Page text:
Still, NHTSA is looking at the "feasibility, benefits, and costs of any potential requirement to retrofit existing buses with stronger emergency exit mechanisms and enhanced structural integrity to increase side window glazing retention to afford a similar level of anti-ejection protection for passengers riding in existing buses." Future regulations may include the requirement of stability control.

Municipalities, meanwhile, need not fret, as school buses and public transit buses won't be required to make the changes. Nor are airport shuttle or prison buses included, as these regulations are meant for the kinds of buses that schlep people from city to city on regular routes and tourists to popular destinations.
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U.S. DOT Proposes New Regulation to Protect Motorcoach and Large Bus Passengers in Rollover Crashes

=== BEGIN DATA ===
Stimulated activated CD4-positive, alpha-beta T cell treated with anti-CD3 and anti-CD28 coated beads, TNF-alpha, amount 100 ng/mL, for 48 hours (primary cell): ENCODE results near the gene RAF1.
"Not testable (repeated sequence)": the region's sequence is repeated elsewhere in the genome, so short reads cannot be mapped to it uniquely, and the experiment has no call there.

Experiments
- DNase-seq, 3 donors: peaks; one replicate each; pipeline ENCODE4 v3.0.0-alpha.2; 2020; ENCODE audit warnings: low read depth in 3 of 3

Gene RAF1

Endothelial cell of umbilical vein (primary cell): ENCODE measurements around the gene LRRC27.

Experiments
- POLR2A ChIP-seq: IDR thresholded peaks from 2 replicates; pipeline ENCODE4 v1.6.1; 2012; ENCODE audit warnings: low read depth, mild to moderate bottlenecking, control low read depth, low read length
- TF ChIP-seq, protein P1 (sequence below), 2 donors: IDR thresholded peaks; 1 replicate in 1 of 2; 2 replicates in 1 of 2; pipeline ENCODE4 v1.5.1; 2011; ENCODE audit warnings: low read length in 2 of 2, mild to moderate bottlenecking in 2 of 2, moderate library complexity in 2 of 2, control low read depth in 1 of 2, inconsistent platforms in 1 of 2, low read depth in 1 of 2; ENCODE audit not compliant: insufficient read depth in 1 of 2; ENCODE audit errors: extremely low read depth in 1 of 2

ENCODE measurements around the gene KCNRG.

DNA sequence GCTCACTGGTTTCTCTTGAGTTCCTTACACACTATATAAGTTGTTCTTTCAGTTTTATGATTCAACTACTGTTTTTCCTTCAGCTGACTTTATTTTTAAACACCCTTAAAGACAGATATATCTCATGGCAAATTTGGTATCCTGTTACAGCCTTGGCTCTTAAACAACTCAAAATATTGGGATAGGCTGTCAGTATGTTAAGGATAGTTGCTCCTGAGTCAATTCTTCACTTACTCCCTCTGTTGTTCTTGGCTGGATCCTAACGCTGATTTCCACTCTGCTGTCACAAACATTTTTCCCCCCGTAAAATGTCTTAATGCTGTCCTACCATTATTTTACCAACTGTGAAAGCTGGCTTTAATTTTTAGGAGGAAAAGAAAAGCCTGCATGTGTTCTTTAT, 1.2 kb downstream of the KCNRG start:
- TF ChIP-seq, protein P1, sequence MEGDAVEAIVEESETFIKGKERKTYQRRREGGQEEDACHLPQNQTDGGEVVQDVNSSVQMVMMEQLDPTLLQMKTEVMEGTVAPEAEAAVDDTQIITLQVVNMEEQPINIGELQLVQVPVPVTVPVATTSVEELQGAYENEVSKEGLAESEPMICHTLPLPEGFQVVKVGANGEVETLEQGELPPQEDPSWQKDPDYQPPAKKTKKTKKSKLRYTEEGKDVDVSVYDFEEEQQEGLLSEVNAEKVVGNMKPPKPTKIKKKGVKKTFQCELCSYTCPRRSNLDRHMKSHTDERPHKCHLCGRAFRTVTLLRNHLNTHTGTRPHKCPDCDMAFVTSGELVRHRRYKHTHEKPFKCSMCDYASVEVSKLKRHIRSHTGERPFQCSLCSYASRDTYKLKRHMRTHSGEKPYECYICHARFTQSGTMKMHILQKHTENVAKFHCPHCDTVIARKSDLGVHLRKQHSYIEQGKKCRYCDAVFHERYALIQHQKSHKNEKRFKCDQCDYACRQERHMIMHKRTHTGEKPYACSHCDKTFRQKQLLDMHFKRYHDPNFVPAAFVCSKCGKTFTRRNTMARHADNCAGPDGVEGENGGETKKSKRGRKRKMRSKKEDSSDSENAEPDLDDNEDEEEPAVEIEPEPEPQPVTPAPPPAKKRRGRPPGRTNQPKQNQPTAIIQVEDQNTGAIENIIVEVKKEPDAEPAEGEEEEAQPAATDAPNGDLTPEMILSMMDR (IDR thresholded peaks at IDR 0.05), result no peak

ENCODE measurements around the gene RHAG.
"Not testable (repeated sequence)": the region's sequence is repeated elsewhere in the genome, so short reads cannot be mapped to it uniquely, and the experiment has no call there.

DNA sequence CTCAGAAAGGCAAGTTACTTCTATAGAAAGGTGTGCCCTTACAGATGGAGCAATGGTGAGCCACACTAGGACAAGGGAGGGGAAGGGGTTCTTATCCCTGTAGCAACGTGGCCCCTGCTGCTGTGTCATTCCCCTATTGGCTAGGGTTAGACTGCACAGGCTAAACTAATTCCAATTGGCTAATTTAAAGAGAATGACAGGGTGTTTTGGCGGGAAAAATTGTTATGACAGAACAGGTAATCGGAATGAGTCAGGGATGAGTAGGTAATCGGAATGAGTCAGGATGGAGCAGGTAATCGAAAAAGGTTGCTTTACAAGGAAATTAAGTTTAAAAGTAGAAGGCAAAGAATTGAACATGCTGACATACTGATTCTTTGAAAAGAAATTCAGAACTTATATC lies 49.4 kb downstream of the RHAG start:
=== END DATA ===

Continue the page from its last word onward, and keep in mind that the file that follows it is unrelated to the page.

Performance requirements would ensure a sufficient level of survival space and reduce the risk of ejection in rollover crashes

WASHINGTON – The U.S. Department of Transportation's National Highway Traffic Safety Administration (NHTSA) today proposed a new federal motor vehicle safety standard to protect motorcoach and other large bus passengers in rollover crashes. The proposal aims to improve the structural design of large buses to ensure that passengers are better protected in a deadly vehicle rollover by ensuring that the space around them remains sufficiently intact and the emergency exits remain operable.